Joseph Cassano, the former head of AIG’s Financial Products Group, testifies today for the Financial Crisis Inquiry Commission, a bipartisan commission with a critical non-partisan mission — to examine the causes of the financial crisis.
“He headed up AIG Financial Products,” Phil Angelides, chairman of the bipartisan commission, said Tuesday. “He was at the center of this. He was a person extra-knowledgeable about the inner workings of that company and its relationship with others.”
The Department of Justice cleared Mr. Cassano in May. No criminal charges will be filed. U.K.’s Serious Fraud Office dropped probes last month, and the U.S. Securities and Exchange Commission also closed their investigations too. Mr. Cassano was villainized by the press and his own former company for not keeping anyone informed of the potential losses on his portfolio and making misleading statements to investors including the auditors, PricewaterhouseCoopers.
But the investigations went aground when, “prosecutors found evidence Mr. Cassano did make key disclosures. They obtained notes written by a PwC auditor suggesting Mr. Cassano informed the auditor and senior AIG executives about the adjustment…[and] told AIG shareholders in November 2007 that AIG would have “more mark downs,” meaning it would lower the value of its swaps.”
So who’s telling the truth? Was PwC duped by AIG? Who is looking out for AIG shareholders and now, the US taxpayer in this mess?
“Based on my reading of the Audit Committee minutes, I believe that PwC was aware of weaknesses in internal controls over the AIGFP super senior credit default portfolio throughout 2007 and prior. Why were they pussy-footing around still on January 15, 2008 as to whether these control weaknesses were a significant deficiency (which would not have to have been disclosed) or a material weakness (which eventually was)?”
Cassano says he told the auditors everything. Unfortunately for AIG and PwC, that excuse is contradicted by AIG’s statements during an earlier, similar crisis in disclosures and accounting. Why didn’t the Department of Justice and the SEC see this pattern of cover-up between AIG management and its auditors and the lack of independence of the auditors, PwC?
The Wall Street Journal in May of 2005: Pricewaterhouse’s Squeeze Play
AIG Says It Misled Auditor, As Greenberg Cites Review Clearing Internal Controls
The insurer’s latest release offered some relief for the accounting firm: It noted that “in certain instances,” improperly booked transactions “may also have involved misrepresentations to management, regulators and AIG’s independent auditors.”
Specifically, the company said Pricewaterhouse wasn’t told in full about AIG’s ties to or dealings with two offshore reinsurance companies that AIG, because of the internal reviews, now plans to consolidate into its financial statements… Although Pricewaterhouse received a subpoena from the SEC in February seeking documents about AIG, regulators aren’t focusing on the accounting firm… AIG also acknowledged that former executives at times had been able to “circumvent internal controls over financial reporting.” As a result, AIG said Pricewaterhouse likely will fault the insurer’s internal financial controls in the annual report to come even as it is likely to give the insurer “unqualified” opinions on its financial statements as well as its assessment of its internal controls…AIG said one reason its internal controls didn’t pass muster was the ability of “senior management” to get around the safeguards. “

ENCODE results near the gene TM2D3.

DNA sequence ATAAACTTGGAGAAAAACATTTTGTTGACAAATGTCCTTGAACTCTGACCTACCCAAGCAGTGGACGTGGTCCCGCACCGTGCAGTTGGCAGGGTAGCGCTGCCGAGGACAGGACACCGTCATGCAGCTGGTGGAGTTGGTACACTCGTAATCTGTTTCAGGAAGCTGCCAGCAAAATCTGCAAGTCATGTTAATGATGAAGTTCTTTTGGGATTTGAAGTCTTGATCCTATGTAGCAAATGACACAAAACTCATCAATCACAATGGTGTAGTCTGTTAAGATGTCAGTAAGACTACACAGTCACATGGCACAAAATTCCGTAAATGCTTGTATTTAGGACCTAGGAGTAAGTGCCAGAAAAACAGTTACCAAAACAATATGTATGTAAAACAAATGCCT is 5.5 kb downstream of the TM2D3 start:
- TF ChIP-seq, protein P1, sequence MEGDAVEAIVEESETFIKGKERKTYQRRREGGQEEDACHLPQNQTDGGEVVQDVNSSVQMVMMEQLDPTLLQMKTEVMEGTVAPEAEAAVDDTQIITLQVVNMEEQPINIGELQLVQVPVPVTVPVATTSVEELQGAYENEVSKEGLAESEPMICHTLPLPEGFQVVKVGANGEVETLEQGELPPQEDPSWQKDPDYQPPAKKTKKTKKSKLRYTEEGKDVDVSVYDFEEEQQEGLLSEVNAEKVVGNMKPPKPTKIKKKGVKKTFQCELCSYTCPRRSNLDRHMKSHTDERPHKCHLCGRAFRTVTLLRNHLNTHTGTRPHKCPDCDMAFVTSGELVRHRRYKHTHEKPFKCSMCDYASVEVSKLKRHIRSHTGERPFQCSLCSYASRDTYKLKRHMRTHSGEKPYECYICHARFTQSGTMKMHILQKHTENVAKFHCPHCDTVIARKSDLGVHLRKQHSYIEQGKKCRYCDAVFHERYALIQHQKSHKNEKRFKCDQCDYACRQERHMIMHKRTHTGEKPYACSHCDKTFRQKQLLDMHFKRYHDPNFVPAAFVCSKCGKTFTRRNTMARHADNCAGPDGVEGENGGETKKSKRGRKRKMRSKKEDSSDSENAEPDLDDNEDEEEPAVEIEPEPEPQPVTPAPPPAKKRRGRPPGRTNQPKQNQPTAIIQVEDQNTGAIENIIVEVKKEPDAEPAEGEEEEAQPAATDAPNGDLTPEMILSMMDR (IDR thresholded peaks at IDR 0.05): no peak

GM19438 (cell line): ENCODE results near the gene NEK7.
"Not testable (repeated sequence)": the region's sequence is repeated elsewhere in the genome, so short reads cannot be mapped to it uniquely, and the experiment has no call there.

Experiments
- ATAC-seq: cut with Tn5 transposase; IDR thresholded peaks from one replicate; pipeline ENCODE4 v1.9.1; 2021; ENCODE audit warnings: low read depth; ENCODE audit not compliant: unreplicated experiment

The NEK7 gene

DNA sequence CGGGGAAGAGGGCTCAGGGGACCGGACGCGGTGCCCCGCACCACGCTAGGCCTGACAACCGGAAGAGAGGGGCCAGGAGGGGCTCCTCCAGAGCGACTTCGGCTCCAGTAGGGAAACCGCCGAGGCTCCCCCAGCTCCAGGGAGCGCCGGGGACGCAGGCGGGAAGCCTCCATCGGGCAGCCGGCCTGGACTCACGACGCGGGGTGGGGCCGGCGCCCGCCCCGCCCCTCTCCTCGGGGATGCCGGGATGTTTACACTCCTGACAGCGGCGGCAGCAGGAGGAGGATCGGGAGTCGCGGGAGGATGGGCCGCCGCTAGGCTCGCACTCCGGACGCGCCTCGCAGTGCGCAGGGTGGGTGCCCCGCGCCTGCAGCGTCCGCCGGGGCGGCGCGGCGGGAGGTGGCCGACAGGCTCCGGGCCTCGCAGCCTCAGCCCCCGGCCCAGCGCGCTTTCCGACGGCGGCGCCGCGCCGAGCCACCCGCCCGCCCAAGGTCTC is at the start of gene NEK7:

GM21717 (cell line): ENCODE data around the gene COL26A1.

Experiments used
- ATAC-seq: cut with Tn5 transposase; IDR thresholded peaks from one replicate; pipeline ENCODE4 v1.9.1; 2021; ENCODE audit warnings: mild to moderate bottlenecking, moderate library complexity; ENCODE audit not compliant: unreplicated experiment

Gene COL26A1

PricewaterhouseCoopers has been playing consigliere to AIG for many, many years and continues to be allowed to act as their “independent” auditor in spite of the fact that they have been sued by AIG’s shareholders and are now turning their own partners against their client in court.
If PwC was informed about Cassano’s activities, then perhaps the SEC, the PCAOB and Department of Justice should finally turn their attention towards the audit firm. Maybe they can take a look at how they played their two clients, AIG and Goldman Sachs, against each other regarding the valuation of the same set of assets?
Why would either AIG or Goldman Sachs keep a firm like PwC around, one that adds no value, provides no guidance other than a nod of the head and turns on you to save their own skin when expedient? Well, it may be a prime example of the old adage, “Keep your friends close and your enemies closer.” PwC knows where the bodies are buried and PwC has been willing to go along with the program all these years. It’s a pain in the neck to train a new auditor.
What’s in it for PwC? $205 million in fees from AIG in 2009, an increase of 43% from 2008. PwC earned $107 million from Goldman Sachs in 2009, an increase of 7% from 2008.
That sounds like $312 million reasons for PwC to go along with the charade of independence.